After a lot of prayer, thought, and urging by people I love & who know me very well, I'm taking a baby-step toward actually making a career out of creation. As you know, I designed all of the paper goods for my wedding, and I also have always enjoyed doing the presentation layout designs for my architecture projects. I designed Mr. Bama and my Christmas Cards, wedding thank you cards as well as a few for my friends for Christmas. I've received such great feedback as well as great pleasure in designing these small and simple pieces of paper. Also, as a granddaughter and niece of master printers, I kind of find this as an homage to my relatives as well!

So as of the New Year (and after the craziness of moving and the holidays are over) I will be launching a VERY small selection of stationary on an Etsy store. I've created a logo that reflects myself as well as a little pun on paper & printing terminology (hint - paper thickness is calculated by "pounds"). There will be 5 different designs that pull from nature, my home state (VA) and my husband's state (AL) as well as the spectacular city where we live now.

So in January 2010, keep your eye out on Etsy for the premiere of One Pound Design

(yes, a silly way to tie stationary terminology and my initials, L.B., together)


Christmas time is here!

I may not be able to decorate for Christmas (so sad) due to the painting, packing, moving and unpacking that is currently going on in the Bama household, but darn-it if I didn't make sure we got out our first official Christmas card as a married couple!

Here's a preview!
The arrived a few days ago from Vistaprint.com - a company that lets you upload your designs and then they print them for you for a relatively low price.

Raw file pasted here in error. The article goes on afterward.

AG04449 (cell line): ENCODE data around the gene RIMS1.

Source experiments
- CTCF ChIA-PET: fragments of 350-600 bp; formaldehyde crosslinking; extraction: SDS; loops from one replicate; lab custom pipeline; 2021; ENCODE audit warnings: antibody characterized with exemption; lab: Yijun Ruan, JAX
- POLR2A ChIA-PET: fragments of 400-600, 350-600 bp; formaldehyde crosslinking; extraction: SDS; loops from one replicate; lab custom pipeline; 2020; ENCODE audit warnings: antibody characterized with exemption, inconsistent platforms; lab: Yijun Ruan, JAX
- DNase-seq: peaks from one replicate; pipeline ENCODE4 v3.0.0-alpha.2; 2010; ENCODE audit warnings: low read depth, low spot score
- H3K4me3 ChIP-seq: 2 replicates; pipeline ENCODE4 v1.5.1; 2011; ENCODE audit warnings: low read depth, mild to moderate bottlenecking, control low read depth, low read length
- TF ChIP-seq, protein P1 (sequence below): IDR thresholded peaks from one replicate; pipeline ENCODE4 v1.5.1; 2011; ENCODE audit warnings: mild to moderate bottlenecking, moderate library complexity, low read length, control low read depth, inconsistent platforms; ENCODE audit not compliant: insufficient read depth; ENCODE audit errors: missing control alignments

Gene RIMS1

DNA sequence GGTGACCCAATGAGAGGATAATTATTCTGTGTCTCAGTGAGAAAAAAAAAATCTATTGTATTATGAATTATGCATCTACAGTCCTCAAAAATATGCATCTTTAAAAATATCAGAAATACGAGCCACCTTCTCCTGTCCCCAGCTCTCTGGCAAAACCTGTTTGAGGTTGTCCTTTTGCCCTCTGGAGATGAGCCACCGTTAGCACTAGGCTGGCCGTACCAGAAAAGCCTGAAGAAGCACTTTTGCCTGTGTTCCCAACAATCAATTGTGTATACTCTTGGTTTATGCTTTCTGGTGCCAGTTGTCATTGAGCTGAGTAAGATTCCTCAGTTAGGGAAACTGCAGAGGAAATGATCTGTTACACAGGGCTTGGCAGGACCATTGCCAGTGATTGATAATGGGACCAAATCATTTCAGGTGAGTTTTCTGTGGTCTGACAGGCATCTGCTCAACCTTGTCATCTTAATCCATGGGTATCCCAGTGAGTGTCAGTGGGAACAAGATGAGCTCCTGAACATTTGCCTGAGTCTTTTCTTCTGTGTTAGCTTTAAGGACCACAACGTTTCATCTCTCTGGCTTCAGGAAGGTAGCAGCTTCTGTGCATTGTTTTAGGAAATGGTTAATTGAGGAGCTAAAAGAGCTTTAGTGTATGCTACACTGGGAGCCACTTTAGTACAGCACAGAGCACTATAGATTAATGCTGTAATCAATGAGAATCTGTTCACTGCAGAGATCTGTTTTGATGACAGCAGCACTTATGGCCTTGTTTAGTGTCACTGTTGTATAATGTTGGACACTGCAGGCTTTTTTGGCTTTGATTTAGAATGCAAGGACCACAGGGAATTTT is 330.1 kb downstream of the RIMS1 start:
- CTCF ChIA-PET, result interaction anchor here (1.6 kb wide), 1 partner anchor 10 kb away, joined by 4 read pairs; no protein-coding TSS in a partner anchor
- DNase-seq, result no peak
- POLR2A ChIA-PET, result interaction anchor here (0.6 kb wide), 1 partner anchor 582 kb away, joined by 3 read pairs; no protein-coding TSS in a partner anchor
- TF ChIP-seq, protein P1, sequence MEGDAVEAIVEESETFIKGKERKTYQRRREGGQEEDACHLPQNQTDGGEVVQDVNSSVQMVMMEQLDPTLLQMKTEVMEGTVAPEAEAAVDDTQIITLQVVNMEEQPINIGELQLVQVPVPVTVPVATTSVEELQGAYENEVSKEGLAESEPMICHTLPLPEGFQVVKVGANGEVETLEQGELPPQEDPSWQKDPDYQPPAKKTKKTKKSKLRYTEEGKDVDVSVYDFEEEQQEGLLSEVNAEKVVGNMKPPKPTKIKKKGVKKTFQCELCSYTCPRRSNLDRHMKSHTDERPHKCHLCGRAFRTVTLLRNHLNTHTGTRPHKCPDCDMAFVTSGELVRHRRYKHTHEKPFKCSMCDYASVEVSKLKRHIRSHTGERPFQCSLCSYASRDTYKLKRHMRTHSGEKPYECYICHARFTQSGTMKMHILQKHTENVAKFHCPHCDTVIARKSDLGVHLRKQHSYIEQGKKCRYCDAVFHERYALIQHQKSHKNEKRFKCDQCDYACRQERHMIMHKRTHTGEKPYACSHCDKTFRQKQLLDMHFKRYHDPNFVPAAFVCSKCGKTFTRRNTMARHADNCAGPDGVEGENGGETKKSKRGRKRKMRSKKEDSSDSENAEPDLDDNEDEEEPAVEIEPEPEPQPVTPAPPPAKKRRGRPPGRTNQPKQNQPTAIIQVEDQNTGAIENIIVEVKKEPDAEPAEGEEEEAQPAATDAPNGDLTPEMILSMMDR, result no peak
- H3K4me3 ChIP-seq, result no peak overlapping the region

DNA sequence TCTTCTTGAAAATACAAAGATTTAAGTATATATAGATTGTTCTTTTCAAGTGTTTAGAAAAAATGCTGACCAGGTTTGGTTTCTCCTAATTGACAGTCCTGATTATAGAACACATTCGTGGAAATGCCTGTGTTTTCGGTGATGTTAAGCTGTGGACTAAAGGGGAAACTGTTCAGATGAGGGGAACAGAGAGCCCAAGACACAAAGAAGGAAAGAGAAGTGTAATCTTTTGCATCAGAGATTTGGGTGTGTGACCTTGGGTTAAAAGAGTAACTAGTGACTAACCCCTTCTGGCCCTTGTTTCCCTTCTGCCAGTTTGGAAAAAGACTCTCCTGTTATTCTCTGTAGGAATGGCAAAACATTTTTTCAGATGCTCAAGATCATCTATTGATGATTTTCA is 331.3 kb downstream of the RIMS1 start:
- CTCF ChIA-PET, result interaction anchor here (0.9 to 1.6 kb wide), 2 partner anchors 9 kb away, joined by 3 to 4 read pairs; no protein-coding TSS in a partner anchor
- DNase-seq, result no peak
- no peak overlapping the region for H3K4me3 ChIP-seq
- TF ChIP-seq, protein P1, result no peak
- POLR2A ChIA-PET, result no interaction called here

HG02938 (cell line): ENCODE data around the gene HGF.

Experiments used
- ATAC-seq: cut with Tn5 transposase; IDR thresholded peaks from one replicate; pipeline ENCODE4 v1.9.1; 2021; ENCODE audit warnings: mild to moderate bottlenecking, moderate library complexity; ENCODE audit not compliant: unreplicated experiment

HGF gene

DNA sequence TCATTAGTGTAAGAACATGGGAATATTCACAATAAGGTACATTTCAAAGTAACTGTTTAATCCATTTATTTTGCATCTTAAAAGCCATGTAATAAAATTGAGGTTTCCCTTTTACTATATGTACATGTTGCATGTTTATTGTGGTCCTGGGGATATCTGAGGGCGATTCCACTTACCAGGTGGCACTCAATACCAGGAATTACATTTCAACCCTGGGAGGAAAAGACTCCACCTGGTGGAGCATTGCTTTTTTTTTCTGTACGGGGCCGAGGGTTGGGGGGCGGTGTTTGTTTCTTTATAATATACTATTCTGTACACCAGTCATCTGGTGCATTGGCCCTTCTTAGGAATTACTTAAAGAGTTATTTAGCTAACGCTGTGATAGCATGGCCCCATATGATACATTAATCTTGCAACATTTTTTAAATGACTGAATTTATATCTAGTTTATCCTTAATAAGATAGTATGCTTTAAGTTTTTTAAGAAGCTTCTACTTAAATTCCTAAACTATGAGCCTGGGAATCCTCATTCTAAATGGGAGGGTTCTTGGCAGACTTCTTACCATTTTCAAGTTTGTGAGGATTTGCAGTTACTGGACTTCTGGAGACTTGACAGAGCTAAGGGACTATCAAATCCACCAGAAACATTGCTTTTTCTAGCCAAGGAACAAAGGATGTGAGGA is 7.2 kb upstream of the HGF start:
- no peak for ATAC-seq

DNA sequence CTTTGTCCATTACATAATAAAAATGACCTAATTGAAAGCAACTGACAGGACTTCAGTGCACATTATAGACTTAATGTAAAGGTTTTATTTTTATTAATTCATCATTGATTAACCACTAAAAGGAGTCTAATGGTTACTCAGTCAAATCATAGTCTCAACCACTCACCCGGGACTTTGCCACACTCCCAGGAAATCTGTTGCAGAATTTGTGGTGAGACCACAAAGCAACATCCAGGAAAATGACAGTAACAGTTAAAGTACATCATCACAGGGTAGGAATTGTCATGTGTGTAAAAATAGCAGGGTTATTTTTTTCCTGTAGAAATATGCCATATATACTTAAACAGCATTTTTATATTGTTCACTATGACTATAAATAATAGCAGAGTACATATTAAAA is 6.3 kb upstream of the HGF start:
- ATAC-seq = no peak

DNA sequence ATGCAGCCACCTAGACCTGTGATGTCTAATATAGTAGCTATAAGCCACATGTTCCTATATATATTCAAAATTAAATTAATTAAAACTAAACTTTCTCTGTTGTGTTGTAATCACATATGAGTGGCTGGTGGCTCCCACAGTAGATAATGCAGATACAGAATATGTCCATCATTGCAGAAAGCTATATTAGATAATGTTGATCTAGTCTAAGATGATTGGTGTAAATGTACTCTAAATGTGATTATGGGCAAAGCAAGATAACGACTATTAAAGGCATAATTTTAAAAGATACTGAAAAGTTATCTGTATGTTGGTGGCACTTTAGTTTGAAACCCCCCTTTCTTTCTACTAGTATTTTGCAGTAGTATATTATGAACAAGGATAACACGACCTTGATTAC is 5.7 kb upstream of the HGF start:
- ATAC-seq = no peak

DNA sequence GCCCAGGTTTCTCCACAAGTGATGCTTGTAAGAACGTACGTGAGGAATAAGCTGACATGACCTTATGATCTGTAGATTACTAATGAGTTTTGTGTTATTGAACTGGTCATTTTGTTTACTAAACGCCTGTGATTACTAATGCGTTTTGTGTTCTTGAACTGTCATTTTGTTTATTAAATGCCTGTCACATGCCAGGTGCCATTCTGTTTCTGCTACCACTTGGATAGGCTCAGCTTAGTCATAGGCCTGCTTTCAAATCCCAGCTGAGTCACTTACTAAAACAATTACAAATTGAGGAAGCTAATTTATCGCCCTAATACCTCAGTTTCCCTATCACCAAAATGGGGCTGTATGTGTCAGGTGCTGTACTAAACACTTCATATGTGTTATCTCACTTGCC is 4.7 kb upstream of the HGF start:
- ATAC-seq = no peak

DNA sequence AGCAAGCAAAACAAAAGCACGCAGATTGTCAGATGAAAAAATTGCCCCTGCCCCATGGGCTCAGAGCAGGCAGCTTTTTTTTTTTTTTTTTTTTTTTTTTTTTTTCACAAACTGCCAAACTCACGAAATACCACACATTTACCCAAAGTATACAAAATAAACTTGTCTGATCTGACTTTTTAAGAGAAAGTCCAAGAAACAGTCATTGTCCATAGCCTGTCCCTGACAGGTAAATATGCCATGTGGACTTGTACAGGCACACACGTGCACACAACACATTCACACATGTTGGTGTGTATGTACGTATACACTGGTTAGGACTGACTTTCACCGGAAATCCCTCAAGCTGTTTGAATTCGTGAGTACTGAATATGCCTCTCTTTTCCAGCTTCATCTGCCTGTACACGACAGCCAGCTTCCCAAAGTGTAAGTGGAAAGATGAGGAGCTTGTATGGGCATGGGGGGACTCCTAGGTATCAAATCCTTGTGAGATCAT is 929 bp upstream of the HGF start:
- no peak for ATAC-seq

Don't you feel in the holiday spirit already!?


A Hole in the Wall

Let's begin with a little update: Mr. Bama and my's rent at our current apt complex is up at the end of December (thank heavens!), so we've been spending a ton of time on Craigslist looking for homes/condos to rent for the rest of the time we're in NOLA. One night, after visiting endless properties, we were driving down a street in an Uptown neighborhood and found THE house: a 2 BR, 2BA, late 19th -- early 20th century double shotgun that was converted in to single at some point, with a GIGANTIC kitchen. The rent's a little pricey, but it's in super safe area (a huge plus in NOLA), within walking distance from shops and restaurants and surrounded by gorgeous single family homes.
(a side view of the house - there are two mature trees in the front of the house, so getting a front view is nearly impossible)

The Landlady, a local artist who has her studio in the back 1/4 of the house and her actual residence next door, is incredibly friendly and has even offered to pay for new paint for the house (because right now the house is this icky dark khaki color)